The statute also established a scale of fees at matriculation whereby different amounts were charged depending on the matriculant’s social status. At the top of this list were the sons of princes, dukes and marquises (who paid 13 s 4d to matriculate). There then followed (in descending order) the sons of counts or viscounts; barons, bishops or baronets; esquires, deacons or archdeacons; knights and gentlemen. Until finally, at the bottom, the sons of plebeians (who paid only 4d). The ranks were peculiarly arranged – higher status individuals were separated into very small categories whilst the remaining 90% of the population were lumped together, effectively, as ‘plebs’.
The statute also made provision for a register or book of matriculations to be kept by the University. The very first matriculation register of the University was created that year. It is divided into sections, one for each college or hall. At first the entries are very much like the 1552 list of names, simply a snapshot roll-call for certain years, and not proper matriculation records. There are also long gaps in the register in which hardly any entries are recorded. Clearly the colleges were still not co-operating with the new matriculation statute. But the University persisted and in 1568 it set up yet another committee to look at the issue. The first proper matriculation entries in this register begin in c1571, presumably as a result of their efforts. In Christ Church’s entry (the first college listed in the register), for example, the first dated matriculation is in 1572. But there are still gaps in the register after that which suggest that matriculations were not being systematically recorded.
From 1581, a new restriction on matriculation came into force. From that date all matriculating students over the age of 16 were required to declare their assent to the Thirty-Nine Articles of the Church of England, the Book of Common Prayer and the oath of Royal Supremacy. In order to demonstrate this assent, the matriculating student swore the oath of supremacy and signed his name on pages bound up in a register with a copy of the Thirty-Nine Articles. This effectively barred anyone who was not a member of the Church of England from entering the University; students who were Roman Catholic, Jewish, Muslim or non-conformist protestants, for example, were now excluded.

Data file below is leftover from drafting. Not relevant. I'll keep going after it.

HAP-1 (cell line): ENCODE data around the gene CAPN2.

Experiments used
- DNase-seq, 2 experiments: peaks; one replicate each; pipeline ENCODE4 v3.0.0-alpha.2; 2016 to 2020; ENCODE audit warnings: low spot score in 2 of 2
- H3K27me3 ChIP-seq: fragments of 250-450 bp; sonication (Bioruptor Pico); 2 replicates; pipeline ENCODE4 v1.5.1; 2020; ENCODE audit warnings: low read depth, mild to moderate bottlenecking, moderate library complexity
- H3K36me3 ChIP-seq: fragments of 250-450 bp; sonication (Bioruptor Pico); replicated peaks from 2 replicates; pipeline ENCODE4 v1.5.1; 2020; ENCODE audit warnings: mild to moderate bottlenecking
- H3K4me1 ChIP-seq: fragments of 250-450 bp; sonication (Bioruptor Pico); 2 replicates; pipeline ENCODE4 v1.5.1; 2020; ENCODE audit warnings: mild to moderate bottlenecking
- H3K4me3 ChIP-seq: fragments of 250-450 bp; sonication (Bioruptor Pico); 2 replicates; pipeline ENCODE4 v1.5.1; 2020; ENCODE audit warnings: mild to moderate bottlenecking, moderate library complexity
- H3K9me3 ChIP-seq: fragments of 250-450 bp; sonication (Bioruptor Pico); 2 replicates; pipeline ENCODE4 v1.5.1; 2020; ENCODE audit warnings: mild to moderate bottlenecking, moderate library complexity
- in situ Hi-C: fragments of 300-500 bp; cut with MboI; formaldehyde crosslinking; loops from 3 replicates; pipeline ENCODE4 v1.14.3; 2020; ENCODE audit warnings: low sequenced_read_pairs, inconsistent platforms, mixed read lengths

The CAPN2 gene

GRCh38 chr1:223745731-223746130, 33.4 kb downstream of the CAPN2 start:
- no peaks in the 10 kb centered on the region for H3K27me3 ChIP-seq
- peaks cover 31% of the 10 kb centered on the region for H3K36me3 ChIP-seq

The University appears to have tightened up its recording of matriculations after this and the entries in the register become fuller and more comprehensive. Each student was now required to provide the following information to the University: his age, the rank or status of his father, and his county of origin. Age was required by the University as it determined whether or not the student was required to take the oath of supremacy (if under 16, he was not required to do so). The father’s rank or status was still required in order to determine the matriculation fee. The county of origin was useful to colleges, as certain college fellowships and scholarships were limited to those born in specified counties, but it is not clear why the central University needed that information. From 1616, the registers begin to note whether the person matriculating was the eldest or second son, etc. Eldest sons of certain ranks were granted privileges relating to their studies, such as dispensations from particular University requirements. From 1622, the matriculation registers also contain the name of the student’s father and (it is not clear exactly which), either the parish in which the student was born, or the parish in which the father resided.